There are two protocols that can interface with Azure Event Hubs (REST/HTTP & AMQP 1.0). While HTTP is easier to interface with, AMQP 1.0 is preferred for processing messages at scale. AMQP 1.0 provides an open socket connection with a listener that is optimized for receiving short messages while HTTP requires significant overhead for each message request from Event Hubs. Both C# and Javasí direct receivers wrap a native implementation of an AMQP 1.0 client which enables the retrieval of tens of thousands of messages per a second from the Event Hub Service. Unfortunately, there is no native Python AMQP 1.0 client, and instead, the Python implementation of eventhub direct receiver relies on SWIG bindings for the Apache Proton Project.
While Proton enables the direct receiver to process more messages per a second then it would if it relied on an HTTP implementation, the communication cost between the Proton and Python layer limits the client to a max processing speed of 2,000 messages per second, as opposed to the tens of thousands of messages per second that can be processed in C# and Java. While this does not block the ability to scale to processing millions of events with Python, it does mean that Python requires more resources to process the same number of events as the C# or Java implementations. We hope that as the Apache Proton Project matures these communication costs will be minimized and this gap will be bridged.
Challenge #2: Concurrency with Python’s Global Interpreter Lock
Unlike C# and Java, Python employs a Global Interpreter Lock (GIL) that prevents multiple threads from executing bytecodes at once. The GIL is necessary because CPython’s memory management is not thread-safe. For more information on Python concurrency, see Python Multithreading Tutorial: Concurrency and Parallelism.
The traditional way to work around this limitation is with multiprocessing, which enables the spawning of processes using a similar interface to spawning threads. Communication between processes and their parents is handled using a thread/process-safe multi-process queue. The reason multiprocessing is not used to manage partition receivers in the EPH is that objects passed to a multiprocess queue must be process-safe and Protonís event objects, generated by the direct receiver, are not. As a result, using multiprocessing with EPH would require events to be serialized at the client layer before being passed to the event processor, resulting in a large communication cost that cancels out any performance gains.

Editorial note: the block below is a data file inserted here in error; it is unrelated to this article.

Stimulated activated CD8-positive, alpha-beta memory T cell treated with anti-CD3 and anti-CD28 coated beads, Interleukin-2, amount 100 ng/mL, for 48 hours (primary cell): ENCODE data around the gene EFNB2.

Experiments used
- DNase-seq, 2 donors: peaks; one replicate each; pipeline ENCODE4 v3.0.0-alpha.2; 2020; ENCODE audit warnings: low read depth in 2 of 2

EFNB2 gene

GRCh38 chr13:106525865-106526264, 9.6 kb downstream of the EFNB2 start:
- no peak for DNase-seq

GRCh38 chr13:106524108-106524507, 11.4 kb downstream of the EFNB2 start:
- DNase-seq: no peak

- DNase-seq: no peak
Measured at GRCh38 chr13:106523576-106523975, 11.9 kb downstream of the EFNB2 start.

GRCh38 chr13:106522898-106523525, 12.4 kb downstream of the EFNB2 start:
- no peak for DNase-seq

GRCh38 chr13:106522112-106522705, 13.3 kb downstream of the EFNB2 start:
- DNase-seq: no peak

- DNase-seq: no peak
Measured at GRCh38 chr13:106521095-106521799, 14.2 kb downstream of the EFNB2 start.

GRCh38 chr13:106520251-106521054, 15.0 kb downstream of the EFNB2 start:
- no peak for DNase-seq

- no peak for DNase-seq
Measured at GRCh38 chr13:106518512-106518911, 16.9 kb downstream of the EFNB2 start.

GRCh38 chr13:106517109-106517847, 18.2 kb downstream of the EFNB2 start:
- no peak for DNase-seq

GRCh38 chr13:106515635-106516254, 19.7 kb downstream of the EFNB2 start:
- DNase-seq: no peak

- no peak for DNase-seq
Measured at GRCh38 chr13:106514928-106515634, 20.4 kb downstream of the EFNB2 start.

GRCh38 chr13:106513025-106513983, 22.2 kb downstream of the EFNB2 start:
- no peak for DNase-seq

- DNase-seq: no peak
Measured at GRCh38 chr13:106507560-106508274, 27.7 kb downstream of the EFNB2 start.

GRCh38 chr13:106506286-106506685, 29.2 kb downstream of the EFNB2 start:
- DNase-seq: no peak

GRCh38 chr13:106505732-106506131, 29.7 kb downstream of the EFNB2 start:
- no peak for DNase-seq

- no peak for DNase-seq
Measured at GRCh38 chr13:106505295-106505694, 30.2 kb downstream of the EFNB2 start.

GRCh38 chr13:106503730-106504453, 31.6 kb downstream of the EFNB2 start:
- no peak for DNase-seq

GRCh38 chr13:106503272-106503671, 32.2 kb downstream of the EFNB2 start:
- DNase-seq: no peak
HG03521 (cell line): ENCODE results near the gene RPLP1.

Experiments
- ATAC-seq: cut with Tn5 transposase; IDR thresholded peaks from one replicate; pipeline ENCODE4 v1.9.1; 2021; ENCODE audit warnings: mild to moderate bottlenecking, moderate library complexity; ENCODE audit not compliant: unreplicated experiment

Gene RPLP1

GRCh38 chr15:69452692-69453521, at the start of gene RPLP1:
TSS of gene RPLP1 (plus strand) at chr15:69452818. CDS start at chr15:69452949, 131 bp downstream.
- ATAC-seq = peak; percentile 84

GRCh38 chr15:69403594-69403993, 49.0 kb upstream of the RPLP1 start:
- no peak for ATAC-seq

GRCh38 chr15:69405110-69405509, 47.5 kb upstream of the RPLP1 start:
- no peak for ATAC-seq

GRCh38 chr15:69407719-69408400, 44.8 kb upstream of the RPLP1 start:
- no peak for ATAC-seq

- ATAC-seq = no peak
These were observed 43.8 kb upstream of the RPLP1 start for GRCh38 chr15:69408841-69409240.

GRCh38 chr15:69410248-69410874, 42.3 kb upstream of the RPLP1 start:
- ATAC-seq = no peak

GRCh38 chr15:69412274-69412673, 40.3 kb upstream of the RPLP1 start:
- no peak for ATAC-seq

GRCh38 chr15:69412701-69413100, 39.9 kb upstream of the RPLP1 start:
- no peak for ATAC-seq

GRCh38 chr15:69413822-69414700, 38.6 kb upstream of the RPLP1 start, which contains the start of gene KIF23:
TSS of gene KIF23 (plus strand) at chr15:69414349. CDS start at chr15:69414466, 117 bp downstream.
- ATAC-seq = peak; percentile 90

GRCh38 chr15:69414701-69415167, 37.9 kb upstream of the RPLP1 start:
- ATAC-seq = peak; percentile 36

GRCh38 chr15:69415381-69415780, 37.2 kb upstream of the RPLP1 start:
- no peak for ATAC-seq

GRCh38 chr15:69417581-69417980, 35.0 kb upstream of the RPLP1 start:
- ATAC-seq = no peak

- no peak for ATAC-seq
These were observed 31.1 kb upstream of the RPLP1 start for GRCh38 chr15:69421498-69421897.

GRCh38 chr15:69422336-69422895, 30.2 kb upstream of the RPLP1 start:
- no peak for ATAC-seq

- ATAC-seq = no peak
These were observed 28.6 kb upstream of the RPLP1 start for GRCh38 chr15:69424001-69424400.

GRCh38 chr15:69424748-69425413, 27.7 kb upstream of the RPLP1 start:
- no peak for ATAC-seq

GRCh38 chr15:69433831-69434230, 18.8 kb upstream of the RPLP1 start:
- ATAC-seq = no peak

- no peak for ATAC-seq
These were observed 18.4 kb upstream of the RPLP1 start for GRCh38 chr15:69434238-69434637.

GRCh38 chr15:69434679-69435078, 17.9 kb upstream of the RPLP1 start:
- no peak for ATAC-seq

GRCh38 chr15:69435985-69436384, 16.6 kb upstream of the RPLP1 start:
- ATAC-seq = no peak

Due to the limitations of Python’s GIL the number of messages processed by concurrently executed partition receivers will never exceed the amount of any individual direct receiver. To scale up, a mechanism, such as a container orchestration service is needed. A container orchestration service is used to ensure that at peak loads one instance of the EPH client will exist for every available event hub partition.
You might wonder why, if you need container orchestration, would you even bother using the EPH pattern over a distributed list of partition receivers? The answer lies in the fact that the checkpointing and leasing capabilities of the EPH architecture enable it to elastically scale down resources during non-peak messaging periods which results in significant resource savings.
Example: How to use EPH in Python
from eventprocessorhost.abstract_event_processor import AbstractEventProcessor
from eventprocessorhost.azure_storage_checkpoint_manager import AzureStorageCheckpointLeaseManager
from eventprocessorhost.eh_config import EventHubConfig
from eventprocessorhost.eph import EventProcessorHost
Example Implmentation of AbstractEventProcessor
def __init__(self, params=None):
Init Event processor
self._msg_counter = 0
async def open_async(self, context):
Called by processor host to initialize the event processor.
logging.info("Connection established %s", context.partition_id)
async def close_async(self, context, reason):
Called by processor host to indicate that the event processor is being stopped.
(Params) Context:Information about the partition
logging.info("Connection closed (reason %s, id %s, offset %s, sq_number %s)", reason,
context.partition_id, context.offset, context.sequence_number)
async def process_events_async(self, context, messages):
Called by the processor host when a batch of events has arrived.
This is where the real work of the event processor is done.
(Params) Context: Information about the partition, Messages: The events to be processed.
logging.info("Events processed %s %s", context.partition_id, messages)
async def process_error_async(self, context, error):
Called when the underlying client experiences an error while receiving.
EventProcessorHost will take care of recovering from the error and